In a CNN interview last week, House Minority Leader Nancy Pelosi told Christiane Amanpour, “People ask me, is this a tsunami or is it wave? And I said, in neither case, it’s many drops of water and it’s all very close. So it won’t be a big margin, it will be small margins in many races that will produce the victory.”

Kavanaugh’s Fate Lies in Women’s Hands — As It Should Be
Female voters will also be judging how Republicans treat him and his accuser

Responses by some male Republican lawmakers to the allegations against Supreme Court nominee Brett Kavanaugh show that many still don’t understand what it takes for a woman to come forward and tell her story, Murphy writes. (Sarah Silbiger/CQ Roll Call)

OPINION — This was the point. This was always the point of the “Year of the Woman,” in 1992 and every election year since then. To have women at the table, to have women as a part of the process in the government we live by every day. Women still aren’t serving in Congress in the numbers they should be, but it is at moments like this one — with a nominee, an accusation, and a Supreme Court seat in the balance — where electing women to office matters.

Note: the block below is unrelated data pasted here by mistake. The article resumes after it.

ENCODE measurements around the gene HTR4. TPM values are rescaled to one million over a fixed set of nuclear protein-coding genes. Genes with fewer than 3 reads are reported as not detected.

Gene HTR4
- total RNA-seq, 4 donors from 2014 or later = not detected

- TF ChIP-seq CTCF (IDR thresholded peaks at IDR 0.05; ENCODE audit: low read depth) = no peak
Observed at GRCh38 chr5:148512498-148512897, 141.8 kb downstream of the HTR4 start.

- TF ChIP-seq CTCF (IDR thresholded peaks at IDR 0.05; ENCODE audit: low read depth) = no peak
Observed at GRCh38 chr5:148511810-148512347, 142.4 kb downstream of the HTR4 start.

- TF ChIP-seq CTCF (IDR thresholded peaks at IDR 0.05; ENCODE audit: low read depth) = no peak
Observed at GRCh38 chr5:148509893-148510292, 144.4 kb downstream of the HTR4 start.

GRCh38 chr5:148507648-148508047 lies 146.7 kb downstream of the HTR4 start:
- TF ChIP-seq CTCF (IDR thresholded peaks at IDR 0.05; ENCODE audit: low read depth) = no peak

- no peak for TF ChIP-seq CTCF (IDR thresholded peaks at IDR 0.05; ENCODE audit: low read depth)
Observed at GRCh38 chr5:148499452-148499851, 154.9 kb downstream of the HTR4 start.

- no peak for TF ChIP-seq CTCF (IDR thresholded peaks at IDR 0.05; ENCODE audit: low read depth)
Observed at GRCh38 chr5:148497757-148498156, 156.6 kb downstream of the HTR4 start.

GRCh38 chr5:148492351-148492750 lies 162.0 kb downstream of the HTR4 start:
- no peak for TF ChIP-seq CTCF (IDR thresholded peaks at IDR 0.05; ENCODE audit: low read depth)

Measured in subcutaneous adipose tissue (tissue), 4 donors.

When Anita Hill told an all-male panel of senators in 1991 that Clarence Thomas had repeatedly sexually harassed her when she had worked with him years before, the senators on the all-male Judiciary Committee seemed to put Hill on trial instead of Thomas. Why didn’t she quit her job and get another one, they asked. Why did she speak to him again? Why didn’t she come forward and say something about Thomas sooner if he was such a flawed nominee?

Congress Has a ‘Lame Duck’ Shot at Fixing Retirement Security
Legislation to help Americans save more for retirement is already moving forward

The months after an election aren’t exactly prime time for legislating. But with a bill long championed by Senate Finance leaders Orrin G. Hatch, right, and Ron Wyden nearly through the chamber and a similar measure moving in the House, Congress could buck the trend and act on retirement security, Conrad and Lockhart write. (Tom Williams/CQ Roll Call file photo)